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'Now I Feel, Peacefully, at Home'

Tales From the Trenches: Second Two Parts

May 11, 1997

In search of my first home, I began scouring the lowest end of the depressed Southern California housing market in 1993. I walked through at least a hundred broken dreams measured by foreclosures, VA repossessed properties, short payoffs and, later, earthquake-damaged houses.

Buying a house as a single parent can be a frightening experience, but this was tempered by sitting down with agents and writing up numerous offers. I quickly learned there would be another property, another agent and another contract. I bid on property based on where I thought the market was heading (down). My bids fell well short of the mark, but I stayed true to my formula of affordability and value.

One day last winter, when mortgage rates briefly hovered around 6.75% for a 30-year fixed, I walked into a "short pay" property in West Hills and heard a loud boom--the sound of the real estate market hitting rock-bottom.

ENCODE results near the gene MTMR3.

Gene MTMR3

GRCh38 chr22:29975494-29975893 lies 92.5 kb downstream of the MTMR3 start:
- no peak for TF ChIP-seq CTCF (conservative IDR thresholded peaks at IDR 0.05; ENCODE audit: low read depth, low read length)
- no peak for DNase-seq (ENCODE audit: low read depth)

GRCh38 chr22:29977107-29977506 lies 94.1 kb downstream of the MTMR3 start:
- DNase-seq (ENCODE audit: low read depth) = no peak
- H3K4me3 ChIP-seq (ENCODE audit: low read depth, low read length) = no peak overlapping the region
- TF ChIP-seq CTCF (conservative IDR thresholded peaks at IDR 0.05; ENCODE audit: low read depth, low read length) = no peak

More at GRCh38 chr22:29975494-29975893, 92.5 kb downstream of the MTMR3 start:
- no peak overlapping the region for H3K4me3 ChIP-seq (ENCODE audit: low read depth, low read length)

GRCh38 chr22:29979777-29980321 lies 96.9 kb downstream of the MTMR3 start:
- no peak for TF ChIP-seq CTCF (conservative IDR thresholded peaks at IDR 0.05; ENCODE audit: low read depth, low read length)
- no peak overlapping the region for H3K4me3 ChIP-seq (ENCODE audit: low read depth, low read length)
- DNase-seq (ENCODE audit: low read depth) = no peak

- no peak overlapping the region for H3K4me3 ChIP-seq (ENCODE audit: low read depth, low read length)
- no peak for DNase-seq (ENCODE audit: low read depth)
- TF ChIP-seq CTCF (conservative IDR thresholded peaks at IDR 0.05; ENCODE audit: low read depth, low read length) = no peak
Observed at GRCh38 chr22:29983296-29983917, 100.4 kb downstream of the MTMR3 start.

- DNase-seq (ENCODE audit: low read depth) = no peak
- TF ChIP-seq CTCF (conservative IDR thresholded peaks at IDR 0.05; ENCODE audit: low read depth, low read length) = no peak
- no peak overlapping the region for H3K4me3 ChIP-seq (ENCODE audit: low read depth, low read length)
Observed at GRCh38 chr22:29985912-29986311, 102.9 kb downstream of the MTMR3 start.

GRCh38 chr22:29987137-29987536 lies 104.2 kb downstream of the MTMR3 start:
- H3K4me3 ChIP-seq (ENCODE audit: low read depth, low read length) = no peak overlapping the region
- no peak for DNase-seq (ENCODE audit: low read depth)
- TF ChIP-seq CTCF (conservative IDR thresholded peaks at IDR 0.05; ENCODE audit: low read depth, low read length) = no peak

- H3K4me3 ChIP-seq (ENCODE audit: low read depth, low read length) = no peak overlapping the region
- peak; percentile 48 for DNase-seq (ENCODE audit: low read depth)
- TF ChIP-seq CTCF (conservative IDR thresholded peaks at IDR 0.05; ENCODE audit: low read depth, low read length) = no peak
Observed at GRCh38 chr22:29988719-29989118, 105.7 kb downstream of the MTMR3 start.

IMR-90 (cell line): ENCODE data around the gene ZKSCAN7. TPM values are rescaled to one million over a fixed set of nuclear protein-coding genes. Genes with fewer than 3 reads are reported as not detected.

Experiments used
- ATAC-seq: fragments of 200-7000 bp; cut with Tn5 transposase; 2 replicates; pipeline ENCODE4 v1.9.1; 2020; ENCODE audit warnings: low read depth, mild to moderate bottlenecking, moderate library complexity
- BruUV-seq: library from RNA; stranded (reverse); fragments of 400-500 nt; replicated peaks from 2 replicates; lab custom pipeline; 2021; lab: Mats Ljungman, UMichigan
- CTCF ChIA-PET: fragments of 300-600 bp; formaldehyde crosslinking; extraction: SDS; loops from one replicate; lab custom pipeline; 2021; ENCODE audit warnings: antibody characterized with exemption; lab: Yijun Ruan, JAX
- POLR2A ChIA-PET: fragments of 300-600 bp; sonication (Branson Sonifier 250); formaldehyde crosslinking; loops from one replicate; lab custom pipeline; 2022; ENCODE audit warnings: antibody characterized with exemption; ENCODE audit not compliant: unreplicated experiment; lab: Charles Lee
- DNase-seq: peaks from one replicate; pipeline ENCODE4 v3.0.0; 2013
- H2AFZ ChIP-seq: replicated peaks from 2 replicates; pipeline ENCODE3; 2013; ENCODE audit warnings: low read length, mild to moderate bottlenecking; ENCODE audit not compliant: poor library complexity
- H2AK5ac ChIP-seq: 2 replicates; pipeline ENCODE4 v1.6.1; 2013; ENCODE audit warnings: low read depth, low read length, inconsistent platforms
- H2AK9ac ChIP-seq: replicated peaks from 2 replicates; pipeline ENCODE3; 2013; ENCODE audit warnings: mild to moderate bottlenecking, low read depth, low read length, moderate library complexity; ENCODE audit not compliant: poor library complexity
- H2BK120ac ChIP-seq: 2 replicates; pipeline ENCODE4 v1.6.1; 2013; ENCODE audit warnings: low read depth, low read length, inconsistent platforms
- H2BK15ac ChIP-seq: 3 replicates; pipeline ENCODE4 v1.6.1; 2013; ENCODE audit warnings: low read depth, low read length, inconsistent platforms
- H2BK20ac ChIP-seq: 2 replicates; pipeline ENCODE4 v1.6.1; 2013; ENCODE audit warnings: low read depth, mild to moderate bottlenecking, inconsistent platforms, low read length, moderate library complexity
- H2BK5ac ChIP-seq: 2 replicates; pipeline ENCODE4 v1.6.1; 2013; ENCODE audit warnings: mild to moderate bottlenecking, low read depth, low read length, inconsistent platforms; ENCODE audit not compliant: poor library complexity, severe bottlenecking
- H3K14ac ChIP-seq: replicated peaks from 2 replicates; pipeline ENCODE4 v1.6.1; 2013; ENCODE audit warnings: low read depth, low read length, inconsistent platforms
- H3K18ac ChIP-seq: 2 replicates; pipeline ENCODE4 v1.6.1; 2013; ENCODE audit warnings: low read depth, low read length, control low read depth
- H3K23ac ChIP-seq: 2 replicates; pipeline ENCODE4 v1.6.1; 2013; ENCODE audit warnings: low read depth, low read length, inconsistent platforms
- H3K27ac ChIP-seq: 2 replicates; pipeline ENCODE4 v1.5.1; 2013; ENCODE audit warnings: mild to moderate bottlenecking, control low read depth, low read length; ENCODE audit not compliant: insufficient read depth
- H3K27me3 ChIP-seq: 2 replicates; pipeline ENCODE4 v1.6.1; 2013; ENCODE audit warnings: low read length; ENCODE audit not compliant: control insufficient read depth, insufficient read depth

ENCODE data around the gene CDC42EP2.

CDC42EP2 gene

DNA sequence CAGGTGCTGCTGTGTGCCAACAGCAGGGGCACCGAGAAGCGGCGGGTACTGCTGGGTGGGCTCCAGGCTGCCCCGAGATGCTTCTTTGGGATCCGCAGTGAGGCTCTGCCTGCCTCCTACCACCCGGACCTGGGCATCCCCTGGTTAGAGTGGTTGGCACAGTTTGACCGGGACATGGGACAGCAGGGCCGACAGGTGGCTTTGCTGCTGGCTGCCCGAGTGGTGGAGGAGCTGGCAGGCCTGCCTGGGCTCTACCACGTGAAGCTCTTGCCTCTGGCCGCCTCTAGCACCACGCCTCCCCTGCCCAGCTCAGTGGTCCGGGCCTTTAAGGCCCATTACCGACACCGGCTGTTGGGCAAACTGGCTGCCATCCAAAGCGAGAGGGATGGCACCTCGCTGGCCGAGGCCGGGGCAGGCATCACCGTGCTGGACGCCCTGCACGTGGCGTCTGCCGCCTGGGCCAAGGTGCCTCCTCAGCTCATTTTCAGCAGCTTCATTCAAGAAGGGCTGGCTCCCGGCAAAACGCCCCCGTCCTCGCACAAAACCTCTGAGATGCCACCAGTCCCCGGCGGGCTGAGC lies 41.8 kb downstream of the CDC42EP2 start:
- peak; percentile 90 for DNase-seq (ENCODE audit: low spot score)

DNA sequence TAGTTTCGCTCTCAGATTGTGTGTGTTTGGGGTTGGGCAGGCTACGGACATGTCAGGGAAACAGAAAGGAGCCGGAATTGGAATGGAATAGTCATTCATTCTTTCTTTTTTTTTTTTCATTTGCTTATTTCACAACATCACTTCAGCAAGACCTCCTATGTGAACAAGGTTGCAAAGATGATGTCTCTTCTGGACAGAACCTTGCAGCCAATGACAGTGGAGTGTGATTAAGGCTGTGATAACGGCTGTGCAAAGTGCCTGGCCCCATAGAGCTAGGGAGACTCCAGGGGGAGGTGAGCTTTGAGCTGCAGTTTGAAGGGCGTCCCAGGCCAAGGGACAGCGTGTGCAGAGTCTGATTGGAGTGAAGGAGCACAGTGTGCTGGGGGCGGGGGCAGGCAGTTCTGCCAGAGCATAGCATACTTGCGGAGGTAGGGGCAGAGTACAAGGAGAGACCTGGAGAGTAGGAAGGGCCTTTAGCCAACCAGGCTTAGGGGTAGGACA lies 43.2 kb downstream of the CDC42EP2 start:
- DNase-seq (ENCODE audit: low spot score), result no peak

I knew this was it--a great house, terrific schools, a quiet neighborhood.

The owners had bought the house at the top of the market in 1989 and were "upside down"--they owed more on the property than its current market value.

But short pays can be a nightmare. I endured a 4 1/2-month odyssey that took me to multiple banks and enough second guessing to exhaust even the most determined buyer.

Yet there were numerous heroes helping this deal work. The escrow agent navigated through property liens, agents initiated commission cuts, compromises were made on closing costs, my loan officer pushed to make a critical deadline and the bank that held the mortgage clearly defined their bottom line.

And I became a homeowner.

As I helped my two teenage daughters pack for the move, I found markings on their bedroom wall where I'd measured their heights nine years ago, when we first occupied our two-bedroom apartment. Measuring them again, they'd each grown 2 feet taller.

Now they have their own bedrooms for the very first time in our lives together, and I feel, peacefully, home.

ERIC AUGUSZTINY

West Hills

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